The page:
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  1.  (901.1)
    Then, Mark Protosevich steps in again. Neville's reaction to seeing human beings is perfect. Then, Goldsman: Neville voice-overs Shrek just to finish it with a wannabe funny joke (Goldsman did the same kinda thing in I Robot, also starred by Smith). After that, Goldsman remains, and includes an...

    ... ABSOLUTELY FUCKING RIDICULOUS DISCUSSION ABOUT WHETHER OR NOT GOD EXISTS AND WHETHER OR NOT HE HAS A PLAN FOR US ALL AND BLAH-BLAH-BLAH INSERT TYPICAL THEOLOGICAL BULLSHIT EVERYTHING-HAPPENS-FOR-A-FUCKING-REASON HERE...

    ... and Protosevich steps in again, I guess. I think they wrote the ending together. There are some beautiful moments, but the part the above theological discussion plays in the ending is ridiculous and doesn't fit at all. At the same time, it's touching. Protosevich and Goldsman, probably. And the unecessary monologue at the end? Goldsman.


    But surprisingly, the ending works. How? Because by then Robert Neville is already important to us. In other words, thanks to Protosevich's part of the script, Lawrence's direction and Will Smith.

    Smith is brilliant. He displays fear, surprise, etc. with perfection. Notice his heavy breathing and his eyes at the warehouse sequence: it's almost palpable. And his performance at the ending of the movie is nothing short of beautiful. He carries the movie on his back without breaking a sweat, and once again, like he did in Pursuit of Happiness, he proves what a great actor he is.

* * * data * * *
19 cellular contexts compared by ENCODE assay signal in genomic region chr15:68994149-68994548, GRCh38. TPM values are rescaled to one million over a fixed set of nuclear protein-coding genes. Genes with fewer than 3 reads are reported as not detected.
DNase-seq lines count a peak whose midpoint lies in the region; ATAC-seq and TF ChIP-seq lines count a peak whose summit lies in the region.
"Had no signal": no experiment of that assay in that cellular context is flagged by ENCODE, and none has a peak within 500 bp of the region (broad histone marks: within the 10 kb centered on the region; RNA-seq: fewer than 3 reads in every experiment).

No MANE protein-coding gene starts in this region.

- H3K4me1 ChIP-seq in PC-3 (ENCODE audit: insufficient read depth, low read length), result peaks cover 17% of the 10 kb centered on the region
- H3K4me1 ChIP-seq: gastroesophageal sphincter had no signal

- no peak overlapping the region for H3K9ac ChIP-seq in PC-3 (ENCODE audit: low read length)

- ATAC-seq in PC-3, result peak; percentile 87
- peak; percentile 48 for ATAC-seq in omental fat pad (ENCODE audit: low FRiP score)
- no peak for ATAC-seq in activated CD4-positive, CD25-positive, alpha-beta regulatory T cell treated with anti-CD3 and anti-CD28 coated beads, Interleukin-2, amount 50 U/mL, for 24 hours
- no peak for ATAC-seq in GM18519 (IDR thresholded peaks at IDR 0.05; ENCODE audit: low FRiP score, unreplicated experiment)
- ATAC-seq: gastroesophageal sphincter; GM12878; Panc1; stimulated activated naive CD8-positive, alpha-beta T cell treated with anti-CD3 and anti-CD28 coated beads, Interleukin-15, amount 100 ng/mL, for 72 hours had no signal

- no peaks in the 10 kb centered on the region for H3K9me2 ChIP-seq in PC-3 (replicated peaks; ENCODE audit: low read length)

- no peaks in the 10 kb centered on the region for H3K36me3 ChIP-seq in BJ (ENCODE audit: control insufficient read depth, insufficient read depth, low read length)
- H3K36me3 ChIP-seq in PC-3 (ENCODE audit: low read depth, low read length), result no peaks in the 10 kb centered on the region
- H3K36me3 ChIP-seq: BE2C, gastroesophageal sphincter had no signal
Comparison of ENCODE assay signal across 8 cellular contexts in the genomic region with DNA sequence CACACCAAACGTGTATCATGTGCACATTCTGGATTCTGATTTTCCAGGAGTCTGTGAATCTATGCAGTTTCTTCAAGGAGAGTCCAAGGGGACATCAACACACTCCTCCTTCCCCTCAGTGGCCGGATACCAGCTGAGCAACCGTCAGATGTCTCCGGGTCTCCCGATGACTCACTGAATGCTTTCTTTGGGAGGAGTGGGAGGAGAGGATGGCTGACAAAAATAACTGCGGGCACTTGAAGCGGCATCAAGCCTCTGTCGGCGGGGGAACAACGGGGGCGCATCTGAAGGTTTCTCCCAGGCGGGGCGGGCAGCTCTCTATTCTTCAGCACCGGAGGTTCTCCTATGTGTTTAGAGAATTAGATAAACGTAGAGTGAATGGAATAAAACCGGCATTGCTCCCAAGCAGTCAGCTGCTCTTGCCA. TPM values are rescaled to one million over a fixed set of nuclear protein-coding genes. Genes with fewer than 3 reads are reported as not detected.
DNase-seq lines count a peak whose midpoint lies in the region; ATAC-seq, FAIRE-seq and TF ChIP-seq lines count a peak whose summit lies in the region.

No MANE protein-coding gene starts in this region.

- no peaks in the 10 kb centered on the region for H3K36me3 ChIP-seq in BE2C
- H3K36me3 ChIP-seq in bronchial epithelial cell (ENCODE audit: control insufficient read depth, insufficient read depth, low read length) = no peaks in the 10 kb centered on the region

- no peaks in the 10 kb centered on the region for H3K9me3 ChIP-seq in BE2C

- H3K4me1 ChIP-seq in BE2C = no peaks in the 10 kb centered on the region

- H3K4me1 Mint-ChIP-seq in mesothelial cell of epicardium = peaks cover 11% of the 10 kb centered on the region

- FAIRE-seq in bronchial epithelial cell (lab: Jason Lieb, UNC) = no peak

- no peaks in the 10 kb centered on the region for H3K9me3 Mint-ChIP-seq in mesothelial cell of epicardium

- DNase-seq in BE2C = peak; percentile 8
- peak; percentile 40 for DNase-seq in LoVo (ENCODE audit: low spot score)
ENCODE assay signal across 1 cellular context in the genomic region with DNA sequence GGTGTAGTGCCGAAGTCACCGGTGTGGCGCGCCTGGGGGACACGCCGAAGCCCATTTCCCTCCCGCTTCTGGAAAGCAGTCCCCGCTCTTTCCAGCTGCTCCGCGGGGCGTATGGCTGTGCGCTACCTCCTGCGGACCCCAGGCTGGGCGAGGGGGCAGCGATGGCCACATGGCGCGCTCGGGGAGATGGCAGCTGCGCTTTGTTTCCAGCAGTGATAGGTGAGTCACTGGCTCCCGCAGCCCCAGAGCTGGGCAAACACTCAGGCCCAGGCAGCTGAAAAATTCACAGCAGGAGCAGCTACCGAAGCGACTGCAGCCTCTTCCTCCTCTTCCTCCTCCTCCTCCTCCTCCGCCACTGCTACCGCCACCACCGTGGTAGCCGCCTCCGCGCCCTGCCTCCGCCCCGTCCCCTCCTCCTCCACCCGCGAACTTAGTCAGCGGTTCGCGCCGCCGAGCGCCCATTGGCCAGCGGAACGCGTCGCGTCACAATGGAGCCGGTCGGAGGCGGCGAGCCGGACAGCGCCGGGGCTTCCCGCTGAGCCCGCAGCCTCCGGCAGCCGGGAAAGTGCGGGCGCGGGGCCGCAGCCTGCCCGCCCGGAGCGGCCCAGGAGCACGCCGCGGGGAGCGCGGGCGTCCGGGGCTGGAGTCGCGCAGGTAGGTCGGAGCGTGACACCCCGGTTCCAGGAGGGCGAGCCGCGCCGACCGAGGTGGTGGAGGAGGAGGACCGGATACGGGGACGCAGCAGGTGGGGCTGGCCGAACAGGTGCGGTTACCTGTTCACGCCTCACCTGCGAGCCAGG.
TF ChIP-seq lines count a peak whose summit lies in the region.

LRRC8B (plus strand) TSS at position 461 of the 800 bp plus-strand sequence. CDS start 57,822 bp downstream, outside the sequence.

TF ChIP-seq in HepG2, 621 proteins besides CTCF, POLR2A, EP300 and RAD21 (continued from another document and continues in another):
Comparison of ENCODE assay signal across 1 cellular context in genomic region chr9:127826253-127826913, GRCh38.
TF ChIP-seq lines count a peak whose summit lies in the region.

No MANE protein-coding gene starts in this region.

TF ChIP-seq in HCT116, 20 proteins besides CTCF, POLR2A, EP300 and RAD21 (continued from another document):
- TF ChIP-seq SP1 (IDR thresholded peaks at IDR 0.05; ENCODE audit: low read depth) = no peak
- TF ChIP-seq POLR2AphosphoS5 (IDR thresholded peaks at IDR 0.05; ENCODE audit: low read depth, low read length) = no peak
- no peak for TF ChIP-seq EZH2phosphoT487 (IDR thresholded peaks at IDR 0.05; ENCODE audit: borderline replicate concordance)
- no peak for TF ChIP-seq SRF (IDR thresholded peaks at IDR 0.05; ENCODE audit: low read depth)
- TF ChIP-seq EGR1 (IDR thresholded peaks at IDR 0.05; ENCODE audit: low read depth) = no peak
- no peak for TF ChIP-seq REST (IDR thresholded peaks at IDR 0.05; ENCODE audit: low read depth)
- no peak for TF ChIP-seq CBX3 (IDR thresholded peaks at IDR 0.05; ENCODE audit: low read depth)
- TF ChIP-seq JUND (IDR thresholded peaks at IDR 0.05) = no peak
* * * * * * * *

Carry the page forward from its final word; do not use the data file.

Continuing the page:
My fellow Brazilian Alice Braga can't do much, though, since her dialogue and character are mostly written by... you guessed it. So she does what she can: excellent american accent. And her son practically doesn't talk. Neville's dog is more interesting than them, just so you have an idea at what a fucking disaster Goldsman and his characters are.

    I Am Legend is a good movie, tense and dramatic. But Goldsman prevents it from being the masterpiece it easily could have been, and the CGI creatures are unconvincing. It is, though, worth watching.

    This and other movies make me perfectly convinced Goldsman didn't write the script of A Beautiful Mind. Someone else did it and Goldsman found a way to take credit for it without writing a single line. How do I know? A Beautiful Mind is an excellent film.

    PS: in a certain point of the film, Anna says she never heard of Bob Marley.

    ...

    ...

    ...

    ... Goldsman.